by Burak Akinci
ANKARA, Jan. 18 (Xinhua) -- Tourism in Turkey rebounded in 2021, injecting hard cash in the vulnerable economy and offering hope for industry professionals counting on flourishing bookings for 2022.
"I predict that tourism will bounce back ... and the V-shaped recovery we saw this year will continue in 2022," Turkish Culture and Tourism Minister Mehmet Nuri Ersoy told state-run Anadolu Agency recently.
"We managed to achieve our ambitious and challenging target this year (2021) with doubling our tourism revenue to 24 billion U.S. dollars," the minister said, noting that the country wants to overtake pre-pandemic revenues in 2022.
The year of 2019 was the best ever when Turkey welcomed 51.7 million foreign tourists with revenues amounting to 34.5 billion dollars.
However, in 2020, with most of the world impacted by COVID-19, Turkey generated 12.6 billion dollars tourism revenues -- a 65.1 percent year-on-year decline, according to official data.
The latest figures from the Tourism Ministry showed that the country welcomed 22.8 million foreign visitors in January to November 2021, up 89.6 percent from the same period last year.
President Recep Tayyip Erdogan is targetting 35 billion dollars in tourism revenue in 2022, stressing that hard cash coming from the industry has helped Turkey weather economic woes last year.
Turkey's finances have been strained by a sharp currency decline in 2021, therefore tourism revenues, accounting for over 10 percent of GDP, are vital for the country's reserves and growing current account deficit.
In a travel agency specialized in foreign bookings in Ankara, tour operator Esra Kilic said that early bookings have significantly increased so far this year.
The bookings are not only for the myriad of southern Mediterranean resorts, the heart of Turkish tourism, but also for Central Anatolia and cruisers, Kilic told Xinhua.
She explained that besides Russian and German nationals who are no strangers to Turkish coastal resorts, Britons are also interested to travel to Turkey over summer, which runs from May to October.
"The feedback we are receiving from our British partners highlights strong levels of forward bookings for summer 2022, supported by an increased number of flights between the two countries this year," she said.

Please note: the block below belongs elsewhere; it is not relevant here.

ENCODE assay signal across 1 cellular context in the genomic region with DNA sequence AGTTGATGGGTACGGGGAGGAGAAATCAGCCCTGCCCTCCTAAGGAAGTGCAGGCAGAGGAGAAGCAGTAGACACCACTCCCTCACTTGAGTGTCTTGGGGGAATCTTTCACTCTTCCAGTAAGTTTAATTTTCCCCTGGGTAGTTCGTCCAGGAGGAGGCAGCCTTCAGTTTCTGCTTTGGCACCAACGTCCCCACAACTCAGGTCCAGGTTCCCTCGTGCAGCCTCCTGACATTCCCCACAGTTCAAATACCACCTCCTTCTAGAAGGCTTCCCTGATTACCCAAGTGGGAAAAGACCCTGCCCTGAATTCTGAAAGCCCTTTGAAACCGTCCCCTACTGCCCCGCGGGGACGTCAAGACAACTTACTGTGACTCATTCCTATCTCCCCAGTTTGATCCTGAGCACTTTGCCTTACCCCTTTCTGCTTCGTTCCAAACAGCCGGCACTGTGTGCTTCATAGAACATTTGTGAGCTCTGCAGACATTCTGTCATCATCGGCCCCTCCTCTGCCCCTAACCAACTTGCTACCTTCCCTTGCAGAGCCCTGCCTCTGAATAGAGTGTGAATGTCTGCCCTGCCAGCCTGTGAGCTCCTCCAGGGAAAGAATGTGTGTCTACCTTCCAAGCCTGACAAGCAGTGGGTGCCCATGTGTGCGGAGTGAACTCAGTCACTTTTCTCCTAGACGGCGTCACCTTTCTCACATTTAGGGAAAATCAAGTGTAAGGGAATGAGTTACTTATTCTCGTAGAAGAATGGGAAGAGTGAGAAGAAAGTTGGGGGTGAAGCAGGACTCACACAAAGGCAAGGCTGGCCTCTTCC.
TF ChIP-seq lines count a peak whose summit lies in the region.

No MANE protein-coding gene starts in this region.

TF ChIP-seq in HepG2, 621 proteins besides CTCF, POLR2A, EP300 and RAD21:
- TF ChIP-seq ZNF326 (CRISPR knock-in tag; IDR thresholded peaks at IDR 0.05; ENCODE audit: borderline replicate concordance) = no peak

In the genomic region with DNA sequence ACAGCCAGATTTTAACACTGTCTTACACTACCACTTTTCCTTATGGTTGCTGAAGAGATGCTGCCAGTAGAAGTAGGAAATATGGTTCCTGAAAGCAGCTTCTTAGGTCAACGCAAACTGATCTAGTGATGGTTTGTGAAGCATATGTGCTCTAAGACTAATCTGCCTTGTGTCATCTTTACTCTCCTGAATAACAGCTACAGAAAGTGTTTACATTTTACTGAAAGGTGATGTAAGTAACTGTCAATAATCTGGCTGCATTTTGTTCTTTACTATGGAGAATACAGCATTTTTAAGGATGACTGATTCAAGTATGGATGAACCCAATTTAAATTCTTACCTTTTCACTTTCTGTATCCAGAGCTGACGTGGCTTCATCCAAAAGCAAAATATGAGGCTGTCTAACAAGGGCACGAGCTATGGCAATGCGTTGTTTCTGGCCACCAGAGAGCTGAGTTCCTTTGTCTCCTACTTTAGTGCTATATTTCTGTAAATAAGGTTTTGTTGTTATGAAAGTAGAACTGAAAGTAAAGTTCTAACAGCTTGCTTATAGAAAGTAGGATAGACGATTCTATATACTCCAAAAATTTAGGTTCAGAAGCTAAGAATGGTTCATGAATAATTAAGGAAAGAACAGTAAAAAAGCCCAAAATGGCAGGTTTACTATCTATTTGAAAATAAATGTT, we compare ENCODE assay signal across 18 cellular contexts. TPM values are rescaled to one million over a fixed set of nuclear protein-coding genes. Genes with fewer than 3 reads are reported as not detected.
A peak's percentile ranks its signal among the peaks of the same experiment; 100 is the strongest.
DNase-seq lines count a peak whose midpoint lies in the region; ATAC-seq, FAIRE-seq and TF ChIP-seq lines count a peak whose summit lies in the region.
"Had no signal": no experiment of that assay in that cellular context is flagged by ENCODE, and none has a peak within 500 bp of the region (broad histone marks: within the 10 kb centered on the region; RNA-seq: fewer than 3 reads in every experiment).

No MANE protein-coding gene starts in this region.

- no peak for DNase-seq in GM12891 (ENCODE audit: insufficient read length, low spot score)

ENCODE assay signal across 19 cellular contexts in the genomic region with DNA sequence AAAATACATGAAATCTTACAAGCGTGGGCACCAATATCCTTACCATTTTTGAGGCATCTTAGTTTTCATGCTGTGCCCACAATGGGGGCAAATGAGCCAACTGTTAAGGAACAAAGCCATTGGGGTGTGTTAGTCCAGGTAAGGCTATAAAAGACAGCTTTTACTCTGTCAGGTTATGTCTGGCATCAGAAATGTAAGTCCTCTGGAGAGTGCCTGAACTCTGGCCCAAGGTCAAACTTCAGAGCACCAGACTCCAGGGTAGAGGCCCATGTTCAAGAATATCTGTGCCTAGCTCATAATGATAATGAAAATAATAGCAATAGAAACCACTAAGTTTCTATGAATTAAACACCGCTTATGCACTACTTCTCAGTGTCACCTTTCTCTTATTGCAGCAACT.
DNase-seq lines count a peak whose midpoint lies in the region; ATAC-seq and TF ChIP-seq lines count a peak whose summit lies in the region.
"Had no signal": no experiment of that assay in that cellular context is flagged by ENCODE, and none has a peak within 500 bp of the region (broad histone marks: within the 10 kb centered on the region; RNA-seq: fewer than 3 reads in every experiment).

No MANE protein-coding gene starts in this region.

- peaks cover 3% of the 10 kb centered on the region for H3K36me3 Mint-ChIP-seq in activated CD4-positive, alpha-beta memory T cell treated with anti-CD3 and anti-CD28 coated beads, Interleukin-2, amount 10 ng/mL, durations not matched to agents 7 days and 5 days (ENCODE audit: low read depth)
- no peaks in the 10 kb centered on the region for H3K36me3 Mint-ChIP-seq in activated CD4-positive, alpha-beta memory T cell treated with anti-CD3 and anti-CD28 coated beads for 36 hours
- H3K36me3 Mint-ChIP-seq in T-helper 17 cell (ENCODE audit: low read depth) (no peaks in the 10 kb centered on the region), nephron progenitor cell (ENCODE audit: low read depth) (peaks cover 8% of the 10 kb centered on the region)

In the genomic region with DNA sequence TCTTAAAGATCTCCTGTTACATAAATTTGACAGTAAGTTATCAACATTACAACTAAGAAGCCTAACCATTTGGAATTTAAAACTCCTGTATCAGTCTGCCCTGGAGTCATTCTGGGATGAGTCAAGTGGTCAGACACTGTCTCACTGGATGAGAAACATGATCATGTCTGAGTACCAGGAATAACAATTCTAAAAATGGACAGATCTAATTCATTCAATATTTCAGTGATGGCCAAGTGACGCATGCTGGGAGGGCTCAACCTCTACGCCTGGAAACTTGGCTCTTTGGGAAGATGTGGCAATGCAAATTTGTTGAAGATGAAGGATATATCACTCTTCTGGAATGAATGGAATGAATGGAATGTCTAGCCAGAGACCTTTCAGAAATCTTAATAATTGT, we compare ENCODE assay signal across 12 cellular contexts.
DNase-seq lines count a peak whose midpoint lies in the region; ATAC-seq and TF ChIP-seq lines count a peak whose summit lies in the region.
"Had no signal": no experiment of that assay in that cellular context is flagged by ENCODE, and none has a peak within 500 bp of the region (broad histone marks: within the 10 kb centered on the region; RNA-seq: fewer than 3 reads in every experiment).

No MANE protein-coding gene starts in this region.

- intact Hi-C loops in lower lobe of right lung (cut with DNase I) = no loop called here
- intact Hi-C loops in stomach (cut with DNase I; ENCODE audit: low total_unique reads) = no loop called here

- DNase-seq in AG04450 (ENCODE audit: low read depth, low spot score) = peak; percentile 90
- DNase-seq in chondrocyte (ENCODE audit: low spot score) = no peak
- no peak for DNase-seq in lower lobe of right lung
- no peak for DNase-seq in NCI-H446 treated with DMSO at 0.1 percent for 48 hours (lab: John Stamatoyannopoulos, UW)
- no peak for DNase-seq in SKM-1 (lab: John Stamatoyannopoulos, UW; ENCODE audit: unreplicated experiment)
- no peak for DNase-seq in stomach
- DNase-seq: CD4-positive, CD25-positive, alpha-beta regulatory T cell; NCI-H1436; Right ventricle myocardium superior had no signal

The industry expected around 10 million early reservations for 2022, Chairperson of the Association of Turkish Travel Agencies Firuz Baglikaya said in late December.
Representatives of the Turkish cruise sector are also expecting a boom in 2022, forecasting over 1 million tourists, after major companies re-added Turkish ports to their routes following the opening of Galataport, a cruise-ship port in the center of Istanbul, the country's largest city and cultural hub.
"Istanbul is one of the most important cruise destinations in the world. We are looking forward to seeing cruise liners in Istanbul," Burak Caliskan, the local manager of MSC Cruises, was quoted by the Turkish press as saying.
Besides cruises, gastronomy and medical tourism, Turkey is trying to diversify its travel industry with additional subcategories.
Ersoy said last week in a televised interview that Turkey is seeking to make inroads in Europe's growing tourism cycling industry.
"The income from bicycle tourism in the world is incredibly high. A total of 44 billion euros (50.2 billion dollars) is a very serious figure, and we have a chance to get a 10 percent share from this," said the minister.
The Southern Mediterranean province of Antalya, dubbed Turkey's tourism capital, already hosts international sport teams every year, especially football, and bicycle clubs may join them, Recep Samil Yasacan, chairman of Sports Tourism Association, told Xinhua.
"Our goal is 5 billion euros by 2023 with bicycle sport," Yasacan said, hoping cycling could grow its share in the tourism economy.